Day two of the UDC consortium international seminar opened with two subject-specific talks – Wolfram Sperber described a classification of mathematics and Andrew Buxton showed how similar chemistry classification and ontologies are, using the ChEBI ontology. He also described the different ways classifications and ontologies could be used to support each other and about the lack of good graphical tools and visualisations to represent ontologies.
Categories and relations: key elements of ontologies – Categorial Distinctions
Roberto Poli, University of Trento (Italy) talked about the compliexisties of part-whole relationships. There are simple wholes, composed of a sum of their parts, but some parts of wholes cannot simply be added together – for example, the social, psychological, and physical aspects of a person. He also discussed the difference between science as epistemological – dealing with what can be known – and ontological – deraling with what exists.
Towards a relation ontology for the Semantic Web
Dagobert Soergel made a bold claim that the only way for the Semantic Web to deliver its promise is if we adopt a relation ontology and map each dataset to the standard, to allow interoperability. He pointed out that you “do not getting semantics from syntax alone”.
Relations in the notational hierarchy of the Dewey Decimal Classification
Rebecca Green from OCLC described the difficulties encountered when trying to automatically create ontologies from the Dewey Decimal Classification. These included semantic differences in the way subclasses had been defined, meaning that no single rule would handle them all appropriately.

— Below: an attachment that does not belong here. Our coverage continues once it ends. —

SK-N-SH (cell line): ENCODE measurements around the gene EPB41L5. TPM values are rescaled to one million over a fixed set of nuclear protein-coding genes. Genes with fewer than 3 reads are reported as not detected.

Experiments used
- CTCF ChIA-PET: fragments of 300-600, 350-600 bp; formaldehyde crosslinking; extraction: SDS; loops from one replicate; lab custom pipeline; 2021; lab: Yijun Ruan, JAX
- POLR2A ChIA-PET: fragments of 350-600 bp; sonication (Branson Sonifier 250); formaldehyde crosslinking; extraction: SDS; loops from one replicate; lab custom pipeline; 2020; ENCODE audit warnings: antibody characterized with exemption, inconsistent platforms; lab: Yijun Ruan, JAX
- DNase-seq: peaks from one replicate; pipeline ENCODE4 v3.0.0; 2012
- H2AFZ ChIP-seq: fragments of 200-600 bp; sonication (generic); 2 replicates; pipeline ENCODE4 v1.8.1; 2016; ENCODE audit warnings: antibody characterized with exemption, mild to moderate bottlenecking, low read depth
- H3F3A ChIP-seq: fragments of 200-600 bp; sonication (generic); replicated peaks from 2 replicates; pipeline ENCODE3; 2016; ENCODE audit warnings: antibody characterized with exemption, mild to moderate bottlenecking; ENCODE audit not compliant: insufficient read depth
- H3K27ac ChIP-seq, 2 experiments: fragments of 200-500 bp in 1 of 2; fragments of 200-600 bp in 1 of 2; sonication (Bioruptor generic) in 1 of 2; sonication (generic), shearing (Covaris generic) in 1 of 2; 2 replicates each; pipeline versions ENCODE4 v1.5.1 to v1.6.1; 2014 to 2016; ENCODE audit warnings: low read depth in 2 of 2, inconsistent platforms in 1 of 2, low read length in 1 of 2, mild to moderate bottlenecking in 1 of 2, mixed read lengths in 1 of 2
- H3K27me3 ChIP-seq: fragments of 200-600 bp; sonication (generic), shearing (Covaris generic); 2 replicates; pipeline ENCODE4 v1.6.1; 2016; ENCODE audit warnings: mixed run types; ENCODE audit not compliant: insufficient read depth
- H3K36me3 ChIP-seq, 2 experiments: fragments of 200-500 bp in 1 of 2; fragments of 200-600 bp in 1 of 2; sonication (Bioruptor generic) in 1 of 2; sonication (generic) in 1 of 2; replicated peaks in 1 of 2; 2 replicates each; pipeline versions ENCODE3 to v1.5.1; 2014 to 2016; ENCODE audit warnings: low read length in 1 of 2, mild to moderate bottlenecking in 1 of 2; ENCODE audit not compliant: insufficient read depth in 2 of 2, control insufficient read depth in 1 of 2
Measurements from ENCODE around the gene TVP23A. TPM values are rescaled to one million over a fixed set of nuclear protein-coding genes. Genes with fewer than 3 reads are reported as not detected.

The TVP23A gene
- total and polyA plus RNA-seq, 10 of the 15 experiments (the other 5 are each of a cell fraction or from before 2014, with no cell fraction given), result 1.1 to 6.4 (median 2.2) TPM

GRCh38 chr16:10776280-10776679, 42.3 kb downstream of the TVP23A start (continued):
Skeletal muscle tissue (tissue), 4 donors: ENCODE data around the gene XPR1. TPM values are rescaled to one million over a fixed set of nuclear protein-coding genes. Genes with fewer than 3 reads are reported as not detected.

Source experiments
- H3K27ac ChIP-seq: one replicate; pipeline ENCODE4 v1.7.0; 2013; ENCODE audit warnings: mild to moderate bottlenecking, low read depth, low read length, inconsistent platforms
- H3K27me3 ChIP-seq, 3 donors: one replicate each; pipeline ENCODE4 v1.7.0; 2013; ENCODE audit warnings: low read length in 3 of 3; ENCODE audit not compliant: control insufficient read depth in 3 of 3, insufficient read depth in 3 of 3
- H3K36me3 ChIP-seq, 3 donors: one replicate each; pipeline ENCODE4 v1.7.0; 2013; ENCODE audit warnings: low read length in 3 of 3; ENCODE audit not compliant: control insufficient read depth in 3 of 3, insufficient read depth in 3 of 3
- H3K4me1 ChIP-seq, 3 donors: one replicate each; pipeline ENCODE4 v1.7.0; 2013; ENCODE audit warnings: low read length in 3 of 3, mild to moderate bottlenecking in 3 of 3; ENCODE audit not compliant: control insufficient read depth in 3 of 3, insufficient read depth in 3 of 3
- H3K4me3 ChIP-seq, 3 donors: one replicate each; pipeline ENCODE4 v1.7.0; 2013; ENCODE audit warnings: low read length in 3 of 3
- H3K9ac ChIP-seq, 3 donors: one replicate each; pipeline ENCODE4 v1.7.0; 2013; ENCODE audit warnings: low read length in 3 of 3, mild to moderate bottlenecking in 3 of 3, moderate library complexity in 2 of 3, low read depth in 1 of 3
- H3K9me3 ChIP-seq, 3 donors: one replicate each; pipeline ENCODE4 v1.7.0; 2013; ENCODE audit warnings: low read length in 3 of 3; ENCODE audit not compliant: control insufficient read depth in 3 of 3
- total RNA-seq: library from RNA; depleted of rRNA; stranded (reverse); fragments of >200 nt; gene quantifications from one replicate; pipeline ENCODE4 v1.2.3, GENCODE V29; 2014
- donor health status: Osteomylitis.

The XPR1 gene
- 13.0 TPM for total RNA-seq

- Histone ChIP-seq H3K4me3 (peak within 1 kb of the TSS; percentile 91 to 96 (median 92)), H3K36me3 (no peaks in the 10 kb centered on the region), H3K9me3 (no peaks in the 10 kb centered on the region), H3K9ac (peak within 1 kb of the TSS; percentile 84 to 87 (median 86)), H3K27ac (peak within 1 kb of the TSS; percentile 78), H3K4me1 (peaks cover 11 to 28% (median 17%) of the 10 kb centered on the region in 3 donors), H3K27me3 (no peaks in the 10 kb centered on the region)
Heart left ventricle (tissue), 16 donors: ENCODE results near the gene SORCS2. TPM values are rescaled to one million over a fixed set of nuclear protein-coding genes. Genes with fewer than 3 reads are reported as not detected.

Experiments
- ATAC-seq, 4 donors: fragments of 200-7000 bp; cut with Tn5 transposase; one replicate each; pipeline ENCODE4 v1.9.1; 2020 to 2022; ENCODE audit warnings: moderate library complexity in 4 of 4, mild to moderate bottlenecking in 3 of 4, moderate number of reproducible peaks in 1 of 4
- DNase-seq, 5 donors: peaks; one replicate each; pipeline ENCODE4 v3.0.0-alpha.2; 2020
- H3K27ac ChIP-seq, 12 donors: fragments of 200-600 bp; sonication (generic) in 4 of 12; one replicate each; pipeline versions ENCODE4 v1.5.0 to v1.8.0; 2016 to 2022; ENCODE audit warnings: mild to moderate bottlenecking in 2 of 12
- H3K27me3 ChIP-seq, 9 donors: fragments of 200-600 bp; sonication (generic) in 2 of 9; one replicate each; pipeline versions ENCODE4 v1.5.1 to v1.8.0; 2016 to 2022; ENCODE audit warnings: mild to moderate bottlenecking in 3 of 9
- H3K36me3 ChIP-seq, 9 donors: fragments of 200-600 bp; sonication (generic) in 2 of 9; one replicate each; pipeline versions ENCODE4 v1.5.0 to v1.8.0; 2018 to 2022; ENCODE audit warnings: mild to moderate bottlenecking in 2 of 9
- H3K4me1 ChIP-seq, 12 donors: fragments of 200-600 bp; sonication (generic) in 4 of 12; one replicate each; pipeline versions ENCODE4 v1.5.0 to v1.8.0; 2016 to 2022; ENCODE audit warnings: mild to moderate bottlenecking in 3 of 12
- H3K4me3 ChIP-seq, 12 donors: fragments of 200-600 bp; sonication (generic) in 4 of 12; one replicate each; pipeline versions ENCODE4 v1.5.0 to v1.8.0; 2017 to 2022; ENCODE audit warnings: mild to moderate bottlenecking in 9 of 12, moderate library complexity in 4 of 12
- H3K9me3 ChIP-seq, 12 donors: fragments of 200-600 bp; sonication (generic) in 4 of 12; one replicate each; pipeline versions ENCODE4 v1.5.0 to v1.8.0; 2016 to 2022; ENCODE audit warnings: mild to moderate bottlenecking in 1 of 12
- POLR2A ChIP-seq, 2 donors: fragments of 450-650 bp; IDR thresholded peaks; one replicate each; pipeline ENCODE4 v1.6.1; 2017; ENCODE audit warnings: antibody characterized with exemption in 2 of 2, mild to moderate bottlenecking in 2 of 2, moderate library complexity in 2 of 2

Modelling concepts and structures in analytico-synthetic classifications
The eminent Ingetraut Dahlberg compared Aristotle and Ranganathan’s key facets and UDC and Colon Classification systems. She also presented a survey of academic subject areas analysed into facets.
Representing the structural elements of a freely faceted classification
Claudio Gnoli of the University of Pavia, talked about freely faceted classifications, in comparison with systems such as UDC. He emphasised the urgency of publishing classifications on line, but highlighted the limitations of SKOS and OWL to fully expressed faceted systems despite the fact that faceted systems are extremely good tools for obtaining precise search results. Faceted systems are also excellent for combining information across disciplines, allowing you to combine aspects of one subject areas with aspects of a different one, and interdisciplinarity is becoming increasingly important as an approach, as innovation often happens at the boundaries between disciplines.
He pointed out that a polyhierarchical approach can be modelled in SKOS as a way of representing facets, but that this approach is often overlooked. He also called for more work to be done on SKOS so that it can represent facets directly.
Facet analysis as a tool for modelling subject domains and terminologies
Vanda Broughton, University College London, offered the Bliss Classification as a useful tool for online subject classification, but called for help in how best to publish it for general use. Should it be released as a text document, database, or should work be done to convert it to an ontology – and if so, in what form?
She stressed how the logical approach of facet analysis and regular syntax makes it predictable and hence ideal for machine manipulation.
Analytico-synthetic approach for handling knowledge diversity in media content analysis
Devika P. Madalli, Indian Statistical Institute, DRTC (India), described the Living Knowledge project that used an analytico-synthetic approach in order to bring together around useful themes diverse content from different sources using varied means of expression. This supported a rich faceted search system.
Slides and audio recordings of all 21 talks can be now downloaded from the conference website.
Conference proceedings are published by Ergon Verlag and can now be
purchased/ordered online from http://seminar.udcc.org/2011/php/proceedings.php.